1. the languages are “read” into Roman. Roman without any particular rules not defined is arbitrary. That is it becomes neutral, devoid of biases from language rules. It unlocks the languages into their neutral forms.

The languages are basically a rule or lock defined to capture particular meanings from a vast arbitrary tract of phonetics and noise. eg roman: t corresponds to 4 locks in Indian Language system and two locks in Japanese. t as in tatami, t as in taberu are the soft t and heavy t in Japanese. But in Indian t as in tumhara, t as in tenis, t as in thoda and t as in beithak are 4 different locks, 2 soft and 2 heavy.

But in Roman they are all but t. Note that English is not Roman. English is simply a hidden phonetics where you know what the lock is, but you do not show it explicitly. eg time is English, but in Indian lock its thaim, with t in thaim same as the t locked in beithak.

If you want to see what Indian alphabet system is all about

ନା N+aa = Naa [or Na if N is vowleness_1 also written as N+a-bar in Hepburn]

ହିଁ iHn [i-vowel or as I said i-f’la, i-don + H-consone + n-special, n is a bowl witha dot or simply dot on top of consones or vowles, on top always, or top-right as a small-circle. This special-n is called anusar and the bowl-dot called chandra-bindu, chnadra=moon, bindu=dot/point] One must avoid special-m also represented through these same symbols. Its a fallacy. Since you have m-n alternation it does not mean you introduce the m-f’la or m-matra or m-dons into the alphabet. This has come up because there is no strict sense in Indian alphabet …

Whats the meaning of a vowel?

A vowel is a set of Roman letters [aeiou] which are assigned the lesser perceived or spoken voice/phonetics. These are analytical approaches of Language, where a small voice can gradually become very heavy and prominent due to social usage. Once they become so they actually lose their vowel nature from the analytical point of view and they must be studied again for their implications if one is to see how they are changing our epistemology [study of knowledge] without which they will produce falsified knowledge. Infact Vowels can alternate between them or into consonants like consonants alternate between them. Its the trickiest affair of Language.

My theory for language of ancient Asia (ideas)

Also one interesting thing is chinese: fu, Indian: Pu [male], it is wrongly in the Indian scenario, maintained that male is: purusa, it’s a tri-syllable or bisyllable with further modifications causing it a tri-syllable. The original seems to be only 1-syllable like it’s in chinese. Note that there are other words in chinese/japanese that have interesting connections. In Chinese and Japanese also they have bi-tri syllables but evidently that formed from mono-syllables. The Pu-ru-sa/sha in Indian the present day multi-syllable merely represents the mono-syllable with additional modification. eg Pu=male, ru=rupa=form, sa=sha=body. It is relevant to point out here that sha may have come from ansha/anga it self to mean body. SO Purusha may have come from “PuRuAnSha itself meaning: male-form-body or male-form-factor. (Interestingly I do not find the fu=male in chinese translation on google-transLAT today which I found yesterday but I take this risk since I haven’t been under alcohol since many months)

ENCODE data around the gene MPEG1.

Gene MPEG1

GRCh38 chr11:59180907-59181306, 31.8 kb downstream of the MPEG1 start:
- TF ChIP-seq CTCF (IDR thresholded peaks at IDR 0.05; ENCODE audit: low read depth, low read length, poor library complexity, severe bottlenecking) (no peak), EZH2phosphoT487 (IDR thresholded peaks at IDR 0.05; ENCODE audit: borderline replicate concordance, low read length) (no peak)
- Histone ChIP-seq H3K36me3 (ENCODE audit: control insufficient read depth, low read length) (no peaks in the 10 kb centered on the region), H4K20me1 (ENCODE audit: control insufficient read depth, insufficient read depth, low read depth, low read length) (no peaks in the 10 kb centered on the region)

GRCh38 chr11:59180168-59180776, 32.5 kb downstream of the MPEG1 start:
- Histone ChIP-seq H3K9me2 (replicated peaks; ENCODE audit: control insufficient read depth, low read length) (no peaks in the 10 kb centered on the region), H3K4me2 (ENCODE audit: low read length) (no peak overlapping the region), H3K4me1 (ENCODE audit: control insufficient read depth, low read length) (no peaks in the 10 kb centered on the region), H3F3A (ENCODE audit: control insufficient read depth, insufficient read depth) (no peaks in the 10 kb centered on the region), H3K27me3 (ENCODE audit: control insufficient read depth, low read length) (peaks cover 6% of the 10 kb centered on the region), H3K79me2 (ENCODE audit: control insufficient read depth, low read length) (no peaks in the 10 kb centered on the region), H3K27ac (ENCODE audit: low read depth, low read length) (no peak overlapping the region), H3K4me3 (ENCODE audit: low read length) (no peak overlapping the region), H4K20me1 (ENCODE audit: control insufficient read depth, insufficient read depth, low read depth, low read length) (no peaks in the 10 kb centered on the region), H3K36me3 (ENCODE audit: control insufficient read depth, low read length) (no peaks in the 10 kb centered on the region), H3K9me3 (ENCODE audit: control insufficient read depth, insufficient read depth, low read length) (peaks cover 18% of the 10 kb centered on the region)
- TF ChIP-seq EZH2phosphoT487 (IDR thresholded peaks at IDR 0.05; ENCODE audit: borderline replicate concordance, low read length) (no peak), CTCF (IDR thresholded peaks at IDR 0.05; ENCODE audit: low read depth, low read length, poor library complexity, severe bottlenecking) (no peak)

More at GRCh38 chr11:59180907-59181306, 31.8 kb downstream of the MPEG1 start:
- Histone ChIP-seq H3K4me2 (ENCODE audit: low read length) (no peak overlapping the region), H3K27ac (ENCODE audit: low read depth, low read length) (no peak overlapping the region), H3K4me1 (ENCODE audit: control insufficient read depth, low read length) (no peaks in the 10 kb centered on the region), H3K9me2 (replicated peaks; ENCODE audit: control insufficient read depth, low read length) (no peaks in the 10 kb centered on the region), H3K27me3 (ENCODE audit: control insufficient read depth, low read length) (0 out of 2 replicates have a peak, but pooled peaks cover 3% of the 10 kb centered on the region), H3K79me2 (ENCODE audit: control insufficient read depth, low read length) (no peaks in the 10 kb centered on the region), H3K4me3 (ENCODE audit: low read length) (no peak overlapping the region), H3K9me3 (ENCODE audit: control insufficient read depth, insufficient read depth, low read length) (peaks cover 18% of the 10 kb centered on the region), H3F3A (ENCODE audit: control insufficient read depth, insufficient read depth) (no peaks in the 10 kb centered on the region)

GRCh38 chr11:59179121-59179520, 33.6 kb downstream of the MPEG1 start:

The pseudo-science of language !! #mdashf #kanji4

Neither is San like Ji a particle in Japanese as pointed out by the author of this “wikibooks” article linked above. A particle can combine to verbs, nouns, adjectives etc not just a namesake, it has infinite partners therefore in an invisible language space because it works on or gets worked by true linguistic constructions not just a name or a person or God!! (God Ji)
True examples of particles in Hindi are

1. “to” ( i. to me-i-ne u-se de di-ya, ii. aa-o to, iii. aa-e-gaa to de de-n-ge)
2. “se” (me-i-ne us se li-ya, tum se naw-hi-n)
3. “ne” (tum ne mu-jh-e 5 baw-je mi-l-ne ko kaw-ha thaa) NE of Hindi is like WA of Japanese Language.

4. “ko” (ji-s ko bo-laa jaa-e waw-hi kaw-re-ga) It’s counterpart is Japanese particle “ni” and in some cases “e”, Odia Particle “ku” and “e” represent Japanese “ni”and “e” (which can sometimes be used interchangeably)

Not just Hindi, in NO Indian Languages particles have been studied (or even defined so far as I know, so far) extensively, as far as I know. Perhaps zero substantial research has been done. But a point in making is how congruently Odia Particles are equal to Japanese Particles ?, I have given examples in the long article I wrote on translation from Japanese to Odia.